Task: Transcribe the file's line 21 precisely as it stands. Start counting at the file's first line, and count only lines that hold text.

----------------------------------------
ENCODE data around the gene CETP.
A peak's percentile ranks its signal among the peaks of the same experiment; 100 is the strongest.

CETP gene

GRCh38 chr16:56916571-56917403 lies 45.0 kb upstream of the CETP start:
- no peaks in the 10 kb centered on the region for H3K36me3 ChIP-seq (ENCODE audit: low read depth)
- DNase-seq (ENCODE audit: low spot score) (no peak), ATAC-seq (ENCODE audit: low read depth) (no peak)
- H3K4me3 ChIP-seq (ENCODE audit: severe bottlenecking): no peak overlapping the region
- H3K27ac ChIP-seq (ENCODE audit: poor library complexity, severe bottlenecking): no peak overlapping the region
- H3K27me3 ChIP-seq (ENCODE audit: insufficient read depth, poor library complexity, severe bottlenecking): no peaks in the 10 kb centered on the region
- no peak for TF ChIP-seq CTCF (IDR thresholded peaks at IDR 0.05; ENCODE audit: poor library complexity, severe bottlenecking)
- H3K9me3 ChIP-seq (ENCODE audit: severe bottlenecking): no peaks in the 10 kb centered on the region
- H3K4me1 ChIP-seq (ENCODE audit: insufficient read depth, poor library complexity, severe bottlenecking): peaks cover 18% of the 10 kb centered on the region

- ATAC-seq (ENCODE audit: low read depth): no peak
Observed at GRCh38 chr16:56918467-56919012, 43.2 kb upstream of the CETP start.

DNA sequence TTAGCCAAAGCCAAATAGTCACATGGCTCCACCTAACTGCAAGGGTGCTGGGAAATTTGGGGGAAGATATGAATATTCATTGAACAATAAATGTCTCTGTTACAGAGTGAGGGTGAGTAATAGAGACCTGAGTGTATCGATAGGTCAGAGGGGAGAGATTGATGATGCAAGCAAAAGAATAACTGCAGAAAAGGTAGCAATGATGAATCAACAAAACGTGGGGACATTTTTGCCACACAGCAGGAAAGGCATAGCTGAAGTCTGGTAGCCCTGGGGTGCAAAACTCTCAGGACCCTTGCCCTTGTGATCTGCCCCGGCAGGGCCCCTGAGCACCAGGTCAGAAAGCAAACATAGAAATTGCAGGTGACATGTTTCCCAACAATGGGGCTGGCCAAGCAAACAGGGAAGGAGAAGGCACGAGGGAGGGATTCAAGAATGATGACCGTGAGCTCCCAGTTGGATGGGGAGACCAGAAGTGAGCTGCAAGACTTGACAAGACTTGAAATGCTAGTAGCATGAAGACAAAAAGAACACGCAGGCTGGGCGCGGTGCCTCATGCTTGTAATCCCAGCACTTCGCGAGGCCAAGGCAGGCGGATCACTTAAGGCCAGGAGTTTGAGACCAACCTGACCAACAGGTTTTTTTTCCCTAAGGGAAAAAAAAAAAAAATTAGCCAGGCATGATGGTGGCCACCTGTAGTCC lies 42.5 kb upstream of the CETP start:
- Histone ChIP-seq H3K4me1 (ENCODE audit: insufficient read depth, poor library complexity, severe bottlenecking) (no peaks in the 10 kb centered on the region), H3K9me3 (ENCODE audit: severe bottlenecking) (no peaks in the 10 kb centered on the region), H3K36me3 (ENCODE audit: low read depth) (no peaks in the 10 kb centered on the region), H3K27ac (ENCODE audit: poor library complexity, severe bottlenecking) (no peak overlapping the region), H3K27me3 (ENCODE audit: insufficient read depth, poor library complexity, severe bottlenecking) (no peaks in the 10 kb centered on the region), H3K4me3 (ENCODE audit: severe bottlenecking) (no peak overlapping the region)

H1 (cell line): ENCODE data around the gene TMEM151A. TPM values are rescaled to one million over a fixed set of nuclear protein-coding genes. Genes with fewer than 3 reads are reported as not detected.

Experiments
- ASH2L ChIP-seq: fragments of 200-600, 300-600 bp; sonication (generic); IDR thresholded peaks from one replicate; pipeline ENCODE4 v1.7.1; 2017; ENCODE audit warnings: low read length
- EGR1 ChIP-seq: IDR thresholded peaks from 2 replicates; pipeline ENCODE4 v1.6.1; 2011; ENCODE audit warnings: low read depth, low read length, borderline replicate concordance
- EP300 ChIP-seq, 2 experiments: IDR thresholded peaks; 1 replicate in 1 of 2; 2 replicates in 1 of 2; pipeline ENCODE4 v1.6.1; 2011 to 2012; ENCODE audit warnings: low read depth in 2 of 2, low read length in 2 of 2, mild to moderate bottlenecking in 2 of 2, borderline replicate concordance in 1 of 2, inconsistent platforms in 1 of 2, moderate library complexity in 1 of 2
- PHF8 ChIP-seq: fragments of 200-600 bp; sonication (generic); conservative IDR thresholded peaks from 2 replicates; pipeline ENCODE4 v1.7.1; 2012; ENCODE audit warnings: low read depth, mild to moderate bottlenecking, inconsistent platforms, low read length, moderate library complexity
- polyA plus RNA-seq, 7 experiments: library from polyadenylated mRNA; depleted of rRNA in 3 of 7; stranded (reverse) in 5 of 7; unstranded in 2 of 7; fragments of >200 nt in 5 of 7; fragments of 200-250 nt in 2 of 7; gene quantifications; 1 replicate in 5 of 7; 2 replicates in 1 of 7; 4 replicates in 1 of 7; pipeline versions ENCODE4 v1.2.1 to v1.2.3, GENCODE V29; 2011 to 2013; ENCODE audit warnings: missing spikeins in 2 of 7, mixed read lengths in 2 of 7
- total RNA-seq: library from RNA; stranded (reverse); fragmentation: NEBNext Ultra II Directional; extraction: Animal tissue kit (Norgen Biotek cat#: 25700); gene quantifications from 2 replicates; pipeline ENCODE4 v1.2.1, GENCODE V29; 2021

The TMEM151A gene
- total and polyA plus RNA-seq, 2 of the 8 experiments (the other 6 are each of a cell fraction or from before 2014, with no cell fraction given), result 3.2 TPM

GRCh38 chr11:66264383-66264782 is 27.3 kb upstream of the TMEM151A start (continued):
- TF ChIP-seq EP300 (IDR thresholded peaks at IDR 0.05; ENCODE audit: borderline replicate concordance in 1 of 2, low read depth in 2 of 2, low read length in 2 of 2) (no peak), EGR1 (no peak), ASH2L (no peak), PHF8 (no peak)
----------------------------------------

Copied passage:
- EP300 ChIP-seq, 2 experiments: IDR thresholded peaks; 1 replicate in 1 of 2; 2 replicates in 1 of 2; pipeline ENCODE4 v1.6.1; 2011 to 2012; ENCODE audit warnings: low read depth in 2 of 2, low read length in 2 of 2, mild to moderate bottlenecking in 2 of 2, borderline replicate concordance in 1 of 2, inconsistent platforms in 1 of 2, moderate library complexity in 1 of 2